Somehow, instead of the Church changing the world, the world has changed the Church.  Gospel music is now just another division in the secular rating system and awards are given by secular judges for the “best” (read most profitable) in the Gospel genre.  We have Christian movies competing with secular movies for ratings and awards.  Christian book stores hide the Bibles and commentaries at the back of the store and the front displays are filled with books by famous television preachers, some of whom have negligible theological backgrounds.  (Joel Osteen, for example, studied radio and television communications at Oral Roberts University, but did not graduate, and has no formal training in theology.)  They are famous for being on television and for attracting huge audiences by promising people what they want to hear (i.e., health and wealth or personal power).  They also, incidentally, make huge fortunes for themselves.  The Christian message of humility and servanthood has been replaced by the creed of the elevation of self.  Christianity has become big business, and the “evangelical movement” has moved far away from being represented by the thoughtful ideas of men like C.S. Lewis, John Stott, Carl F. Henry and others as it was when I was a young Christian.  We have moved out of the sphere of genuinely worshipful churches into the realm of bread and circuses.  I have come to feel completely alien from today’s evangelicalism.  Just because millions are following these ideas does not make them sound.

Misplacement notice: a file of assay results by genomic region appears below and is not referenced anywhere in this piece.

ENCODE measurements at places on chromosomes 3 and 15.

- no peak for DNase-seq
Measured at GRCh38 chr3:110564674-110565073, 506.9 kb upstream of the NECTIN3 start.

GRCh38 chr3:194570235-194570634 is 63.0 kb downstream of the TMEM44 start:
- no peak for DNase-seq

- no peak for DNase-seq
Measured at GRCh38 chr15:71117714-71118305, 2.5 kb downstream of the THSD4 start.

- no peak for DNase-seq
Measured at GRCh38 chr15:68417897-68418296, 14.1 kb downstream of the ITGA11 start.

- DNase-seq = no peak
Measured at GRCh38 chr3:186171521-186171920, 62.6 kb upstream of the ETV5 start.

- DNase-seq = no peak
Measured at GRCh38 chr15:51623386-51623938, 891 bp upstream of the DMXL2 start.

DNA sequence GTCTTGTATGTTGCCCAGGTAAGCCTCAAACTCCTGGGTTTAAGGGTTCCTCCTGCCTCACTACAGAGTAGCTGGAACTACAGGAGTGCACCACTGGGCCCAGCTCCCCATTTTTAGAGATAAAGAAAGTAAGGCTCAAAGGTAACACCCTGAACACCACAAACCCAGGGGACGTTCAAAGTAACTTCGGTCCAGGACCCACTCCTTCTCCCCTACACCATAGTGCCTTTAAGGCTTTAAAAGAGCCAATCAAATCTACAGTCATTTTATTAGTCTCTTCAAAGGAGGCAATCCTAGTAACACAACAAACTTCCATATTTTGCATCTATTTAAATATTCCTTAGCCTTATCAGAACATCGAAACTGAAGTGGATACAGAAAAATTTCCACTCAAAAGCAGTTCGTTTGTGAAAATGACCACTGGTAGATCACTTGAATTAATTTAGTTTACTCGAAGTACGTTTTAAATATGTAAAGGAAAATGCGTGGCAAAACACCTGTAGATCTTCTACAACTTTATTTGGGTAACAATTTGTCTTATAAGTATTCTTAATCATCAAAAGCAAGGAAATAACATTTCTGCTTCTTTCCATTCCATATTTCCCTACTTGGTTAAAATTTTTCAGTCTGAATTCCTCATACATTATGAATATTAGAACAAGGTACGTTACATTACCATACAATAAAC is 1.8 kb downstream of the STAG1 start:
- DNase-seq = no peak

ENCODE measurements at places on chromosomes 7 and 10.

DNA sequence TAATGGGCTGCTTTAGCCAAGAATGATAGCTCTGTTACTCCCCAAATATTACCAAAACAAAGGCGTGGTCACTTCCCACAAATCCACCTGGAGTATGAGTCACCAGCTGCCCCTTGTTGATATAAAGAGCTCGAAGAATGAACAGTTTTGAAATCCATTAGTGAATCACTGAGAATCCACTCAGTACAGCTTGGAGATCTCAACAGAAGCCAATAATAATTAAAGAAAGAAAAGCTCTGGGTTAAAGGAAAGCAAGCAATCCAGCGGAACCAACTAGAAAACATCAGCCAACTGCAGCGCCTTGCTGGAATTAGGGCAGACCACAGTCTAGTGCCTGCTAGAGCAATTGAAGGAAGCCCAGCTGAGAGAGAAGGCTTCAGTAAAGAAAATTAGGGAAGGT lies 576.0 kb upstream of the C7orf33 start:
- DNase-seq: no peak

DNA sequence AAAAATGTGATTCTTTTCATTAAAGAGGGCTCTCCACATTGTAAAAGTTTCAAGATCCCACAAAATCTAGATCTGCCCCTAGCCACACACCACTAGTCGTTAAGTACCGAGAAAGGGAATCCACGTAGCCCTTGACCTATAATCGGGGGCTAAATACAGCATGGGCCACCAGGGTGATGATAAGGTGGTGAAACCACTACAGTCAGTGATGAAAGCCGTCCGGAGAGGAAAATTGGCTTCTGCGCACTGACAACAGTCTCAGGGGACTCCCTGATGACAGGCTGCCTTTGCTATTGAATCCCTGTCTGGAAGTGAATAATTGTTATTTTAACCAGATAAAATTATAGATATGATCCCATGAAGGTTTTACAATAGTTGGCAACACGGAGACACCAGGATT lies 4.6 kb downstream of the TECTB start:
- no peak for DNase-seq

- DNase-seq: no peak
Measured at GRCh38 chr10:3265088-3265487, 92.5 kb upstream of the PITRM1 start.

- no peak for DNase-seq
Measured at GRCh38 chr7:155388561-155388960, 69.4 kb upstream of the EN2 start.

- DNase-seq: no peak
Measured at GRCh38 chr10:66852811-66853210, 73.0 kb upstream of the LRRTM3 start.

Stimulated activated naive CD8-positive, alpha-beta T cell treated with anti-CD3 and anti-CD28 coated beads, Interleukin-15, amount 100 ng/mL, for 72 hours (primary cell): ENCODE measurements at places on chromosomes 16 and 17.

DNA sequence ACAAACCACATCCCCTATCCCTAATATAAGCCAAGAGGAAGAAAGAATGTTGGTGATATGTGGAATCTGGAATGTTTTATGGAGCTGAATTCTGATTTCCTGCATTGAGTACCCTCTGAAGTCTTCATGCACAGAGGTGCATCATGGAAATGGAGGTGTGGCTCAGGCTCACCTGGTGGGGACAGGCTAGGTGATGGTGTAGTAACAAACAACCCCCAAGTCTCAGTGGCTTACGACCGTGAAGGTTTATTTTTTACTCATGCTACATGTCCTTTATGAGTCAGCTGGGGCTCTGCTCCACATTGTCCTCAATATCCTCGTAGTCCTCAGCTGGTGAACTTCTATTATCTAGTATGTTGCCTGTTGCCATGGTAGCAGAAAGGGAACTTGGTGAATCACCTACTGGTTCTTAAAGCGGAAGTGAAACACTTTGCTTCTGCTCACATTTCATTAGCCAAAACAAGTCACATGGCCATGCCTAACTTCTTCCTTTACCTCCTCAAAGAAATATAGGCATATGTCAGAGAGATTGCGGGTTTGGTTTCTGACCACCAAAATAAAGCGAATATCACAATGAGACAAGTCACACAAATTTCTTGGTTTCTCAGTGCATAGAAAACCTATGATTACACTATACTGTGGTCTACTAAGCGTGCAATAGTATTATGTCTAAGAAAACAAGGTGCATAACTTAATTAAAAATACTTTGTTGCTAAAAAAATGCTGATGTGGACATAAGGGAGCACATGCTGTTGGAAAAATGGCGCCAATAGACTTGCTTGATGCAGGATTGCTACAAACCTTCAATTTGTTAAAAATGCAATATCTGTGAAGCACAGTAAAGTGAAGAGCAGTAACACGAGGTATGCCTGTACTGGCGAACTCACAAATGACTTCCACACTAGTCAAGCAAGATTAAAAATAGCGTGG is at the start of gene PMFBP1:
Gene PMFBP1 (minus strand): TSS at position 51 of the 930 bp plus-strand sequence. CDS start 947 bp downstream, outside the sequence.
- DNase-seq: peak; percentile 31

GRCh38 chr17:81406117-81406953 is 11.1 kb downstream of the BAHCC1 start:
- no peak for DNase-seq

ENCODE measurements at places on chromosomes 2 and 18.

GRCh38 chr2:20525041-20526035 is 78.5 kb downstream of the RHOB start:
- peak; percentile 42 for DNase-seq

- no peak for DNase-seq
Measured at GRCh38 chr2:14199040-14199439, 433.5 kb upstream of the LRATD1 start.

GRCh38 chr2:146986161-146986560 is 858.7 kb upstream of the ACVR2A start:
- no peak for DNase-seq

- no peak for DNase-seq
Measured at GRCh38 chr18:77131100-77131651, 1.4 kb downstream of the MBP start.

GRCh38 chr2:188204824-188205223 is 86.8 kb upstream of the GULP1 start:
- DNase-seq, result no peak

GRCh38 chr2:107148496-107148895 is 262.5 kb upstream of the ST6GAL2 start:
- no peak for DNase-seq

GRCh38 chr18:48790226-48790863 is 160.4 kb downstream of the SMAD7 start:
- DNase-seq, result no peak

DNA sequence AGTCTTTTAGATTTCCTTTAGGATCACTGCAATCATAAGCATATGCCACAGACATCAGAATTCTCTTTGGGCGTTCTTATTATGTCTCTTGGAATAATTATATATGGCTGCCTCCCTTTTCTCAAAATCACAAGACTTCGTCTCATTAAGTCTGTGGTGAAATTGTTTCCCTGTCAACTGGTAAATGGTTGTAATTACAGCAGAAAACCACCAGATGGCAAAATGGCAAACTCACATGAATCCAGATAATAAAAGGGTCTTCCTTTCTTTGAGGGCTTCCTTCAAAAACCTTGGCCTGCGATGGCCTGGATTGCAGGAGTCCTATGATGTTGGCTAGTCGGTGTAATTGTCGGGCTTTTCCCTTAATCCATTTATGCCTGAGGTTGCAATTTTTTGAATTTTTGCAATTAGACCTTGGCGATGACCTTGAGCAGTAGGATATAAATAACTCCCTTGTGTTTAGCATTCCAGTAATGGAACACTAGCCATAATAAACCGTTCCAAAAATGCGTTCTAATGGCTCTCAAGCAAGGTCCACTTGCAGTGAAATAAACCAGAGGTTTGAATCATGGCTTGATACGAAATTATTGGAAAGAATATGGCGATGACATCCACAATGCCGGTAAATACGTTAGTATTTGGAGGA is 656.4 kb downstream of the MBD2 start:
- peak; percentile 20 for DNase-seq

In reaction to this secular trend, some churches have responded with greater legalism.  Since Paul tells us we have liberty of conscience over many details, I also must disagree with those who insist that I must put myself under all kinds of arbitrary legalities in order to please God.  I am happy to try to live a Christ-centered life which honors Him, but I sincerely doubt that He is offended by many of the issues which the legalists have tried to force on their followers.  I strongly question that He is angered if I don’t use the King James translation or don’t homeschool or (as a woman) take a job outside the home.  Instead, I believe He is more interested in our genuine love for Him and for our neighbors than in our keeping of such man-made rules.  Remember those Pharisees, who kept the Law impeccably but whom Jesus called whited sepulchers because He knew the sin that was in their hearts?